The decline began in 2005 after Brazil became more aggressive in its efforts to protect the Amazon basin. The country began creating protected areas and designated more than half of that land for use in national parks.
As GoodNewsNetwork reports, Brazil also placed a moratorium on soybeans, a highly-prized crop grown on deforested Amazon land. In addition, satellites were – and still are being – used to monitor farming and industrial activity, and the country has employed people on the ground to enforce environmental laws.
Conserve, an eco-conscious blog, has collected and shared a lot of information on how all of this was accomplished. For example, immense pressure was put on multi-national corporations to stop the clear-cutting, causing them to eventually agree to throttle back their operations.
In result, the number of square miles of rainforest cleared in a single year has been reduced from 10,500 in 2005 to 1,850 in 2015. As TrueActivist has shared before, individual and collective effort does matter – no matter how futile activism might seem in the present moment. For example, Shell recently declared it will stop drilling in the Arctic! Clearly, magnificent things can happen when people work together.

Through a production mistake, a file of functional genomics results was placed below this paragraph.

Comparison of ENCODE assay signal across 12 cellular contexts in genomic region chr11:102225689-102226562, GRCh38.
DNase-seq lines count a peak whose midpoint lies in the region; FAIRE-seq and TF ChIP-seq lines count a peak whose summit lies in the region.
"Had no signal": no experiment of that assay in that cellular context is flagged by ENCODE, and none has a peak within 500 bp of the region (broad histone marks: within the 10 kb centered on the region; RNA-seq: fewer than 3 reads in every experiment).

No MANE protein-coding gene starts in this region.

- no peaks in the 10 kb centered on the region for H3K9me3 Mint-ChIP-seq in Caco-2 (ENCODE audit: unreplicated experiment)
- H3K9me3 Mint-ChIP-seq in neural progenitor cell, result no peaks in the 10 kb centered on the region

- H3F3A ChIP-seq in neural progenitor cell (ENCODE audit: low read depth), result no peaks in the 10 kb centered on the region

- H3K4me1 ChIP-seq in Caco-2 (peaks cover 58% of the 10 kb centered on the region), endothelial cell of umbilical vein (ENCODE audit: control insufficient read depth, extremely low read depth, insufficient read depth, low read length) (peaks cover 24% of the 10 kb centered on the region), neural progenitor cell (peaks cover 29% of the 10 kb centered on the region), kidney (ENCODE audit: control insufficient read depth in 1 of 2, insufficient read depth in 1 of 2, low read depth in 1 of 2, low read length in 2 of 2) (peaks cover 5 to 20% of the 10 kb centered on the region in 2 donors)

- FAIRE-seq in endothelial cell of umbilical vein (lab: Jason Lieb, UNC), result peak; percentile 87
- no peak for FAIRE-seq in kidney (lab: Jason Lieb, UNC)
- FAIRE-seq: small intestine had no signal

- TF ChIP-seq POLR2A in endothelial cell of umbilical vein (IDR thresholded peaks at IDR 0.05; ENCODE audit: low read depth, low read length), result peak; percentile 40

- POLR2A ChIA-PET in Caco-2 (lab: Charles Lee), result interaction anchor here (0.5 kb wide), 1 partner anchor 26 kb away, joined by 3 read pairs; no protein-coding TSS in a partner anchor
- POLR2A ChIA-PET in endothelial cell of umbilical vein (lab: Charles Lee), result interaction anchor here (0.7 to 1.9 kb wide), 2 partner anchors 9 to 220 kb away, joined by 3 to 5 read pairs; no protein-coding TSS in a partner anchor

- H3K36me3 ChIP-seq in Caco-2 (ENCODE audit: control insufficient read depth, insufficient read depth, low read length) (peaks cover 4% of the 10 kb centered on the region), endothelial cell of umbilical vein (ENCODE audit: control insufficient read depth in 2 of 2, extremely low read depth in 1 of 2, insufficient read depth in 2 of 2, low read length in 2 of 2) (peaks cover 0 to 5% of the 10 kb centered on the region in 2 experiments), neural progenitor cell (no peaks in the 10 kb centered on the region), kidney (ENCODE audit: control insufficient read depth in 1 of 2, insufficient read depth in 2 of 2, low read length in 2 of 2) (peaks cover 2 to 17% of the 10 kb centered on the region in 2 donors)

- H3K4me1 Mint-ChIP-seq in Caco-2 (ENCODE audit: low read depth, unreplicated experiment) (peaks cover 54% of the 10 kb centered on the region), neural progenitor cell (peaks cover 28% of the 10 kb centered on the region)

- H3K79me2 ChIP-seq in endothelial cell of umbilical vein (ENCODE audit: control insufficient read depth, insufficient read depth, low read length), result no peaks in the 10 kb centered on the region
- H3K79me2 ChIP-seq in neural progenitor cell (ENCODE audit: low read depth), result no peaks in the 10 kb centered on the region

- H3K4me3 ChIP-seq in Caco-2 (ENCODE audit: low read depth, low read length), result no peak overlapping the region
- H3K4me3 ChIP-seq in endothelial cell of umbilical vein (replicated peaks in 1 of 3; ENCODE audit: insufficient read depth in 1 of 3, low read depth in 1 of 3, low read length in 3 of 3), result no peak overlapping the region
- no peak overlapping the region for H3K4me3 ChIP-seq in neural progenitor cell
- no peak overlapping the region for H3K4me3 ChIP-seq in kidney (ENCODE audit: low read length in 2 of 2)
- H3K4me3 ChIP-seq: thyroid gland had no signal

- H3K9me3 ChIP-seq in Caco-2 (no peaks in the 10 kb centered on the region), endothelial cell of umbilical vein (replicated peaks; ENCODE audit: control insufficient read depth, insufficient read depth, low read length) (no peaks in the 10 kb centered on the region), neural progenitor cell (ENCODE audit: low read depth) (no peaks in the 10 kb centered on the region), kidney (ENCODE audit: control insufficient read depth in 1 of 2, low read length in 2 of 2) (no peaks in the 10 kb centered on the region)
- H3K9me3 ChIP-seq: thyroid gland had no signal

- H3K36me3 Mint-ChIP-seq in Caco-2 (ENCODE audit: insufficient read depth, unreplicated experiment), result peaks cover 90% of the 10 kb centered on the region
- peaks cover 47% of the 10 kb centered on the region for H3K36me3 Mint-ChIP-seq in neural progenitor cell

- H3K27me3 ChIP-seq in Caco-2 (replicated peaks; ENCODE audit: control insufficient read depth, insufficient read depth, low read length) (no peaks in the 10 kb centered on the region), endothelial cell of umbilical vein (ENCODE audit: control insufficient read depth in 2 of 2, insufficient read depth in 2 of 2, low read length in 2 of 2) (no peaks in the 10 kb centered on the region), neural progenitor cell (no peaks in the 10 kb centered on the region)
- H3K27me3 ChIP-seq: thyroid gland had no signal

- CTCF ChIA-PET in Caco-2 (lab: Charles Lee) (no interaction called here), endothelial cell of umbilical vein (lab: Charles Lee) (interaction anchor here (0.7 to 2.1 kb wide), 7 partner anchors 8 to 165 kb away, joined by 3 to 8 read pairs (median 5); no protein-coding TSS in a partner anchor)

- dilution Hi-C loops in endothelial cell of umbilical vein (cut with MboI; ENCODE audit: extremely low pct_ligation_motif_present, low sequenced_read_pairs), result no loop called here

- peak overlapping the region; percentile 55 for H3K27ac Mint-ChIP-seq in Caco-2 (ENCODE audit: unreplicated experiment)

Overall, the Amazonian deforestation rate in Brazil is now one-sixth of what it was in 2004. It has dropped from a peak of 27,400 square kilometers cleared per year to just 4,800.
This story was originally published on True Activist.